But, the power it has is also part of the problem with Yik Yak. The anonymous posts lead to the possibility of cyberbullying and has already seen threats of violence, sex crimes and hate crimes. Many colleges such as Kenyon College and Colgate University want to ban it from their campuses. Norwich University in Vermont has already blocked access to Yik Yak on their college computer network.

Yik Yak has recognized the problems and is working to put more safety measures in place.

Thus, the question is: should I download Yik Yak? Is it worth all of the buzz? I’ll admit, it is fun. I downloaded it to try it out for writing this article. But it was fun only for a while. It has a lot of funny posts, but the jokes are unoriginal. I liked that it allows you to access an entire campus. So, unlike with Twitter, you don’t have to spend the time building a follower base. I also liked that Yik Yak is much more of a community forum than previous anonymous sites. However, I didn’t think it was worth the hype or worth downloading.

Studying Abroad “Brought Out the Best in Me”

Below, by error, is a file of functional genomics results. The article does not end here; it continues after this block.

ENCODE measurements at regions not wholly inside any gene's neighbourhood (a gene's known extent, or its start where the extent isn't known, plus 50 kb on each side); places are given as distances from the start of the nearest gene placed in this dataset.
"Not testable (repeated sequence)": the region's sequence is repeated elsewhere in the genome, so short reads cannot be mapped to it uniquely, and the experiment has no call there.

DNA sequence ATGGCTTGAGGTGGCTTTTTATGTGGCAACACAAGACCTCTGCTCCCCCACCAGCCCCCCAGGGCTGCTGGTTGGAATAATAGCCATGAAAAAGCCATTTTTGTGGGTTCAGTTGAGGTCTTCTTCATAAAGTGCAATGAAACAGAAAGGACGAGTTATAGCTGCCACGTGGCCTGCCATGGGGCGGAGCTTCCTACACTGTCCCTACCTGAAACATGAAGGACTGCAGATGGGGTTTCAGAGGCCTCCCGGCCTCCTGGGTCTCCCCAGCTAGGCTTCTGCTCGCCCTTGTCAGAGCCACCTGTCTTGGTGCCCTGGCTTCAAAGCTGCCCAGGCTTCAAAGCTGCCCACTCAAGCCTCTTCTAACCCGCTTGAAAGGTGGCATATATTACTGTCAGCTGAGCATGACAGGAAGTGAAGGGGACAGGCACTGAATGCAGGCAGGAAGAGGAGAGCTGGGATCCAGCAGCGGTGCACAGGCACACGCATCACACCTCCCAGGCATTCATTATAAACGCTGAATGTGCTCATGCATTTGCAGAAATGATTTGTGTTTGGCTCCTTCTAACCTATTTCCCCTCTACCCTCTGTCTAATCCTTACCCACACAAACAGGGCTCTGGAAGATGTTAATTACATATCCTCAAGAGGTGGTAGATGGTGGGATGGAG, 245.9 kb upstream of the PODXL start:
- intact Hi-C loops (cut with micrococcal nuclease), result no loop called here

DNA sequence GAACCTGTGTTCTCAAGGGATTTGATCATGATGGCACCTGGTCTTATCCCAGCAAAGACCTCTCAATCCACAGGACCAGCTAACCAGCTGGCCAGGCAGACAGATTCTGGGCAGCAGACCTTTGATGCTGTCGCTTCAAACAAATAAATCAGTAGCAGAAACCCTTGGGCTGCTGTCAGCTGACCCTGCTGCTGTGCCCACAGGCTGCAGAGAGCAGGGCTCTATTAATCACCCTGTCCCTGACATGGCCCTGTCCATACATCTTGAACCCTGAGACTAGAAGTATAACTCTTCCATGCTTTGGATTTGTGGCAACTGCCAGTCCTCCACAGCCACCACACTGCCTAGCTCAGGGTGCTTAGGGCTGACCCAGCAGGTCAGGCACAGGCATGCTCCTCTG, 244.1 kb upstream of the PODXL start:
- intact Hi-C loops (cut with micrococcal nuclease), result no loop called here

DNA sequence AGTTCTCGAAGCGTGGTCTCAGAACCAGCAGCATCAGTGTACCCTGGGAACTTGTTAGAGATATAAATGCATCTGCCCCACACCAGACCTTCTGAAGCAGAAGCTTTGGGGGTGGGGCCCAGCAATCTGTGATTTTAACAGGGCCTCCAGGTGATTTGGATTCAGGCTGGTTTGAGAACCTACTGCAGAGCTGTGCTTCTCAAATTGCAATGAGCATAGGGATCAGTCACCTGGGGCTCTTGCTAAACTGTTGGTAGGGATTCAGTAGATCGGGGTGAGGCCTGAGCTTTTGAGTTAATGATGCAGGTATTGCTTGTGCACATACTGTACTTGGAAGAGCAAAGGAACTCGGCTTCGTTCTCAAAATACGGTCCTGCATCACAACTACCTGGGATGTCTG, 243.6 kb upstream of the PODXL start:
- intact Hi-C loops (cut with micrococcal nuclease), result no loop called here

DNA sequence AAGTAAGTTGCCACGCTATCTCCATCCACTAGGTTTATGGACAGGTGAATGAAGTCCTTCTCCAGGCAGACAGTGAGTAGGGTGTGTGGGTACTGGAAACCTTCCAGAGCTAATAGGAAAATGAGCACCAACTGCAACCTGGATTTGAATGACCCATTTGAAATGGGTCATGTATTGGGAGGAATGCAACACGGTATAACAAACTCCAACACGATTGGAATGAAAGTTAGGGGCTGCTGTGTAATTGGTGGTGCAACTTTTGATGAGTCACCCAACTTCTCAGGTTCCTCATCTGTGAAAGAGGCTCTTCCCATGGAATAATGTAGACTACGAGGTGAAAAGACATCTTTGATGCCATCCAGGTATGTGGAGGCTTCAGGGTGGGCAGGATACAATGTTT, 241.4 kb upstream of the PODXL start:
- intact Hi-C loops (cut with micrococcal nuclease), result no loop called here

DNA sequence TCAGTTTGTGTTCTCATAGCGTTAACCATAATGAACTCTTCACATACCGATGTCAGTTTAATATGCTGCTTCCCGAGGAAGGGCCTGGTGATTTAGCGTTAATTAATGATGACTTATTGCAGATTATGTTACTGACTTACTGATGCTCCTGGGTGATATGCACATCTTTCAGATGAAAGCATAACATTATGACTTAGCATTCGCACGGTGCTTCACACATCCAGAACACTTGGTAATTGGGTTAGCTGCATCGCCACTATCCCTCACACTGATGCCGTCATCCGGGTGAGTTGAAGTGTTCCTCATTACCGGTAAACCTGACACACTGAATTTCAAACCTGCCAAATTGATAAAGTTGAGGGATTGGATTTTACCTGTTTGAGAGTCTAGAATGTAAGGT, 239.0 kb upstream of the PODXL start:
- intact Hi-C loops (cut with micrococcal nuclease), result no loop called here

Interview, Lifestyle, School

Andrea Study Abroad 2

(This article was one I originally wrote for The American Word)

Many students choose to study abroad during their time at college, which is definitely the case here at American University. According to American University’s website, 60 percent of the Class of 2013 studied abroad during their time as an undergraduate. However, no one person’s experience studying abroad is the same. These experiences come in all different shapes and sizes; each country, city, and study abroad program offers each student a different experience.

Meet Andrea Fenster, a senior here at AU. She studied abroad in Spring 2015 at the Danish Institute for Study Abroad (DIS) in Copenhagen, Denmark with about 30 other students from AU. She talked to The American Word about her personal experience with studying abroad at DIS.

Fenster is a Law and Society major with two minors in Sociology, and Public Policy. She is also graduating this December. So she knew that if she wanted to study abroad that she needed to find the right program, one that would fit in with her studies and still allow her to graduate early. She started looking at the typical study abroad locations, like London, but immediately decided against it. “It seemed like a safe and boring choice,” she said.

The reason she ultimately chose DIS was because of a “core class” she found out about when initially researching the program. “Core classes are kind of like a UC here at AU,” Fenster described. The particular course Fenster discovered was called Prostitution and the Sex Trade. After learning about this class online, she says that she immediately was “stuck” on taking this class and studying at DIS. So, she went through the application process and found out she got accepted.